BarryO and his zombie followers like to repeat this mantra about “the rich getting richer, and the poor getting poorer.” The BarryO-ites like to preach about the poverty rate exploding (thanks to those mean Republicans). We’ve even been hit by reports about an explosion in the poverty rate right here in Moore County.
The D.C.-based Heritage Foundation has released an interesting study on the state of the American economy entitled “Air Conditioning, Cable TV and an Xbox: What is Poverty in the United States Today?”:
Each year for the past two decades, the U.S. Census Bureau has reported that over 30 million Americans were living in “poverty.” In recent years, the Census has reported that one in seven Americans are poor. But what does it mean to be “poor” in America? How poor are America’s poor?
For most Americans, the word “poverty” suggests destitution: an inability to provide a family with nutritious food, clothing, and reasonable shelter. For example, the Poverty Pulse poll taken by the Catholic Campaign for Human Development asked the general public: “How would you describe being poor in the U.S.?” The overwhelming majority of responses focused on homelessness, hunger or not being able to eat properly, and not being able to meet basic needs. That perception is bolstered by news stories about poverty that routinely feature homelessness and hunger.
Yet if poverty means lacking nutritious food, adequate warm housing, and clothing for a family, relatively few of the more than 30 million people identified as being “in poverty” by the Census Bureau could be characterized as poor. While material hardship definitely exists in the United States, it is restricted in scope and severity. The average poor person, as defined by the government, has a living standard far higher than the public imagines. …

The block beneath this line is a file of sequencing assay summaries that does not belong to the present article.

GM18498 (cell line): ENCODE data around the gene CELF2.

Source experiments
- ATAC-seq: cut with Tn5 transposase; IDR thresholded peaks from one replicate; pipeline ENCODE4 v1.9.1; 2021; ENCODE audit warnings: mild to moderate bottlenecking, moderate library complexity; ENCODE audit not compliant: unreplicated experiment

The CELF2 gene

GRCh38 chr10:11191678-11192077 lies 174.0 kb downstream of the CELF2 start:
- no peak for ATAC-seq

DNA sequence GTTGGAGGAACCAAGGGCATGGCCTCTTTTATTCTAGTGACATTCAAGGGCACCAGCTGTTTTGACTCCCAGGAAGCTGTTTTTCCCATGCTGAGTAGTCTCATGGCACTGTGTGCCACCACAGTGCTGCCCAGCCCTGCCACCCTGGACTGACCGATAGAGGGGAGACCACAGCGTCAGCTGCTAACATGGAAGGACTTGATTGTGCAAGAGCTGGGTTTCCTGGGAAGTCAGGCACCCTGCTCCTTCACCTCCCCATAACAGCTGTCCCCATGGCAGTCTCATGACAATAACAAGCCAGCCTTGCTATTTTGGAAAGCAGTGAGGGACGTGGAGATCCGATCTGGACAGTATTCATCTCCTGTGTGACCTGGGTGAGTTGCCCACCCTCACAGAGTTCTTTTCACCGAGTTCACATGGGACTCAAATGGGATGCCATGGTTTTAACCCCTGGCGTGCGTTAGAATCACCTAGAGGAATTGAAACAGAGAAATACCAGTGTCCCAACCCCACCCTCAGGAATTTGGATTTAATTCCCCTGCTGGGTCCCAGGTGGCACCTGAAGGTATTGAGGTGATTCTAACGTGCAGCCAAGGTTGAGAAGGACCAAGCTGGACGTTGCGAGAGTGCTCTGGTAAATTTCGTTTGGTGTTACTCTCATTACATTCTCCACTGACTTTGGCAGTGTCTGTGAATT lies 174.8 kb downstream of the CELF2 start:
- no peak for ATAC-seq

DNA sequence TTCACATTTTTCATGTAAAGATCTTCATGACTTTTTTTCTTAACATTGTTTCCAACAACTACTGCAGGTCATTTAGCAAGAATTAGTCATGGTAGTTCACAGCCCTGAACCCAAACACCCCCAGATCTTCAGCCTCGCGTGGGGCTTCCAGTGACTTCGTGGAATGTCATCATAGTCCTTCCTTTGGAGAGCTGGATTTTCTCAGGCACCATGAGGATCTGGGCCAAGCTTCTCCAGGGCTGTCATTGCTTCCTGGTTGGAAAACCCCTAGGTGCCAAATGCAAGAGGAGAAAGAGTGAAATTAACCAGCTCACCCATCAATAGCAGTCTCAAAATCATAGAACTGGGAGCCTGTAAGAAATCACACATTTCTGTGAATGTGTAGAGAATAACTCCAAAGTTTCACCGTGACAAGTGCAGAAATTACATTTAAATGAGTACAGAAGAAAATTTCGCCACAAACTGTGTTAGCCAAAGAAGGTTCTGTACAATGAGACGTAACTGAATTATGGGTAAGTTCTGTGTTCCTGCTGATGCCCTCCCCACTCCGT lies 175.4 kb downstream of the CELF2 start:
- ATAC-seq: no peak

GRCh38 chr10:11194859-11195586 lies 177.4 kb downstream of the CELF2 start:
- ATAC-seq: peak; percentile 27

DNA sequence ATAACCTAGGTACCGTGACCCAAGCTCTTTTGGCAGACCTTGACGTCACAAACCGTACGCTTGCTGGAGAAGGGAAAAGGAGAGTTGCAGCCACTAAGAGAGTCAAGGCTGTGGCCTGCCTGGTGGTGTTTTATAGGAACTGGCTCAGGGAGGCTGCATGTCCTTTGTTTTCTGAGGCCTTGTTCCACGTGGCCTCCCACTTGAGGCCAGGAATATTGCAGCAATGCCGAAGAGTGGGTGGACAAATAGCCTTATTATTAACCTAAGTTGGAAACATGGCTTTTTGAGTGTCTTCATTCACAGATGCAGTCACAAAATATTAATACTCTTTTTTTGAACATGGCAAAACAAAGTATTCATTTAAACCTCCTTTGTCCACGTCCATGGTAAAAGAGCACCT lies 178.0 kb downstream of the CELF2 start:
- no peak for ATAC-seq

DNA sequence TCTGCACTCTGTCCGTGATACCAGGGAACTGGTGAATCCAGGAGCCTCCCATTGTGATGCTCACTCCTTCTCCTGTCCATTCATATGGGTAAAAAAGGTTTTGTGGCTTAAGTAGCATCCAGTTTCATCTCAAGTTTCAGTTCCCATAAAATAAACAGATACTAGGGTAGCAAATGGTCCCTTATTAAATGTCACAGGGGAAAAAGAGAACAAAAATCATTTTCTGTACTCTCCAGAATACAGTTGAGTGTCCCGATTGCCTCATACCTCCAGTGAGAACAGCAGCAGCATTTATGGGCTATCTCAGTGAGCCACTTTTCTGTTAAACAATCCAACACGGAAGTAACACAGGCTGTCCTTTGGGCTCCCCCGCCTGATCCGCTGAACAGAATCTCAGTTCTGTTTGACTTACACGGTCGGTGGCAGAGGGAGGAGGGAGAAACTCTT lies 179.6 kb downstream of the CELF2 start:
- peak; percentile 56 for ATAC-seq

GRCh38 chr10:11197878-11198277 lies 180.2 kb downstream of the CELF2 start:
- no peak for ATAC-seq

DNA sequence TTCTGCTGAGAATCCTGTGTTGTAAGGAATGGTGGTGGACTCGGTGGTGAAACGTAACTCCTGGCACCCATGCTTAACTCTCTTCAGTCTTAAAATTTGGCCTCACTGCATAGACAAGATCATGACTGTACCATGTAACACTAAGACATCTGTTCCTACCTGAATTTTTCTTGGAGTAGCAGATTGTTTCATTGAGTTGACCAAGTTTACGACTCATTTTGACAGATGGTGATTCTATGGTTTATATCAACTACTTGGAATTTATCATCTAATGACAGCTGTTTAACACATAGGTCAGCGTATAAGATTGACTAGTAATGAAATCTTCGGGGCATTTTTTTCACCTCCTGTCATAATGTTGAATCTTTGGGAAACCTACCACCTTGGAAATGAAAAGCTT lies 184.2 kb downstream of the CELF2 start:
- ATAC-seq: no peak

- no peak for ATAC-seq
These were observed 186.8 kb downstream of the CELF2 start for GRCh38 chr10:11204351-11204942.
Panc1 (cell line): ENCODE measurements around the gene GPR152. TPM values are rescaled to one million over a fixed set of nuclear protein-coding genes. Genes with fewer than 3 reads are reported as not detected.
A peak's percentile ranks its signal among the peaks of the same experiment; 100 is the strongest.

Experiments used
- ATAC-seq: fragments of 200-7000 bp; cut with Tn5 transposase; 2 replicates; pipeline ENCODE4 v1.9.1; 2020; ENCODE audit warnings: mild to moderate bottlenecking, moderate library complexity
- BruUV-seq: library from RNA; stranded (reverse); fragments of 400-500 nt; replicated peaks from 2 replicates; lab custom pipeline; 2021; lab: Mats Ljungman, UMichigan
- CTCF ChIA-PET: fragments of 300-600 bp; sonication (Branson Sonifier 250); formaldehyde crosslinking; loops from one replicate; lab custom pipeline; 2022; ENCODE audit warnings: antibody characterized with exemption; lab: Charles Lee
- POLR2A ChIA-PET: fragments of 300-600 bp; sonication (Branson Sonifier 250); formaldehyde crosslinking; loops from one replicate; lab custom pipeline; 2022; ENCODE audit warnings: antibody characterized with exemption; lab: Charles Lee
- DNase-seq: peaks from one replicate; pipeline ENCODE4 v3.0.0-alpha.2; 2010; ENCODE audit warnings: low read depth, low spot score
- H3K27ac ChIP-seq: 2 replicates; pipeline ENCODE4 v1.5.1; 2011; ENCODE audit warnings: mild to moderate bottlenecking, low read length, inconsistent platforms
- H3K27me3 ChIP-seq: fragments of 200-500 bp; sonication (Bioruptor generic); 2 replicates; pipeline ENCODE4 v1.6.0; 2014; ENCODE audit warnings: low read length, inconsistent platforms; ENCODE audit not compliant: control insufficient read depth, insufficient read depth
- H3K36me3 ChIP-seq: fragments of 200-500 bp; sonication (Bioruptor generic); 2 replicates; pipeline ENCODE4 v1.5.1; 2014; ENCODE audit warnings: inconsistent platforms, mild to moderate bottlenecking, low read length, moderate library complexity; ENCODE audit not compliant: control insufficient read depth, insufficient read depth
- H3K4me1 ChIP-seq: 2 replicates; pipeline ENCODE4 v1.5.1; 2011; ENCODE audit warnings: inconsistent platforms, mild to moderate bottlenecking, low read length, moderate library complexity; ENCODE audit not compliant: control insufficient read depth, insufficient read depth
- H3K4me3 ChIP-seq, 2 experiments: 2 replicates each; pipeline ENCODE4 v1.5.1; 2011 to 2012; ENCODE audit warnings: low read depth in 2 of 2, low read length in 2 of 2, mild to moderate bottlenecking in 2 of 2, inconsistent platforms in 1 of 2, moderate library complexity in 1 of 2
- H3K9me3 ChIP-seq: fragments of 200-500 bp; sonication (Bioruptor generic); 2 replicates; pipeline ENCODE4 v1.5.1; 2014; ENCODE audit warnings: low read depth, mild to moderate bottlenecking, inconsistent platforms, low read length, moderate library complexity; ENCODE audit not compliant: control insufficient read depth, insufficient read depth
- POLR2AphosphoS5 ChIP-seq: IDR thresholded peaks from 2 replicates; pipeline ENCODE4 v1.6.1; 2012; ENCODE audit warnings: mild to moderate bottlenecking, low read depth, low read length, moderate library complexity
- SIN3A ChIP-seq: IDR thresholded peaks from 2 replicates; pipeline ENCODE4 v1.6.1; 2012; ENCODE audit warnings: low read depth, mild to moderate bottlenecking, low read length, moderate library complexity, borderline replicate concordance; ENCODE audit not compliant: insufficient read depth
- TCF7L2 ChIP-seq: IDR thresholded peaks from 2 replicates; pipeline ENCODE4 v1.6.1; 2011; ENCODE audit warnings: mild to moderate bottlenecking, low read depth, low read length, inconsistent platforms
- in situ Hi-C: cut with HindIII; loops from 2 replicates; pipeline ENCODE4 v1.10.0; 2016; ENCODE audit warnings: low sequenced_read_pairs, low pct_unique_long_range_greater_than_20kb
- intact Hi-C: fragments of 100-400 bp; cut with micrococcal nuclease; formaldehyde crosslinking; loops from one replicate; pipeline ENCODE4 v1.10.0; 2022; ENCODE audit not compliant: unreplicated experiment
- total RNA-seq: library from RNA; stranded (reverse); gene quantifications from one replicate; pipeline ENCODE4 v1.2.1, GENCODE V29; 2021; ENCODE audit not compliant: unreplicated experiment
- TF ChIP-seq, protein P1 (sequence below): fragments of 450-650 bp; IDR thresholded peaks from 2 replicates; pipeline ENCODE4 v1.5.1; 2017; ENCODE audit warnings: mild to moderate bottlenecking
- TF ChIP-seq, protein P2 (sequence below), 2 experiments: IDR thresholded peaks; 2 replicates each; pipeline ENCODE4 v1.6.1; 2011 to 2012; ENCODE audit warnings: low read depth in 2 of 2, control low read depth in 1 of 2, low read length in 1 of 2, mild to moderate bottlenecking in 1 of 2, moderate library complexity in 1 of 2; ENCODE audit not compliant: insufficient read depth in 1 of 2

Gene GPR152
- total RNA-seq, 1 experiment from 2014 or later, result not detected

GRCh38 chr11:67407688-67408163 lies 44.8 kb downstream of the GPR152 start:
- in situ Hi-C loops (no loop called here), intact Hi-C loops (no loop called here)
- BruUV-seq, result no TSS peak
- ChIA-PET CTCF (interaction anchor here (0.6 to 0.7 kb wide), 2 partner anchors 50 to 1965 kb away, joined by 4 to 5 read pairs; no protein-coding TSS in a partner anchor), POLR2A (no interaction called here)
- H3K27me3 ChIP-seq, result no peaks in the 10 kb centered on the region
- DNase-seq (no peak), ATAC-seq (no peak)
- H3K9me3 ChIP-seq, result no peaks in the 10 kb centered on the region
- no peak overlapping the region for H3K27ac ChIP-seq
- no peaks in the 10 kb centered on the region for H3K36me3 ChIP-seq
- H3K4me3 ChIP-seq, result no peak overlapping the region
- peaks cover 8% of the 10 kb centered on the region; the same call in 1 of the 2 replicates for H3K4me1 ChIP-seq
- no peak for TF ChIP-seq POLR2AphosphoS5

- The typical poor household, as defined by the government, has a car and air conditioning, two color televisions, cable or satellite TV, a DVD player, and a VCR. If there are children, especially boys, the family has a game system, such as an Xbox or PlayStation.
- In the kitchen, the household has a refrigerator, an oven and stove, and a microwave. Other household conveniences include a clothes washer, clothes dryer, ceiling fans, a cordless phone, and a coffee maker.
- The home of the typical poor family is in good repair and is not overcrowded. In fact, the typical average poor American has more living space in his home than the average (non-poor) European has.
- By its own report, the typical poor family was not hungry, was able to obtain medical care when needed, and had sufficient funds during the past year to meet all essential needs.
As scholar James Q. Wilson has stated, “The poorest Americans today live a better life than all but the richest persons a hundred years ago.” In 2005, the typical household defined as poor by the government had a car and air conditioning. For entertainment, the household had two color televisions, cable or satellite TV, a DVD player, and a VCR. If there were children, especially boys, in the home, the family had a game system, such as an Xbox or a PlayStation. In the kitchen, the household had a refrigerator, an oven and stove, and a microwave. Other household conveniences included a clothes washer, clothes dryer, ceiling fans, a cordless phone, and a coffee maker.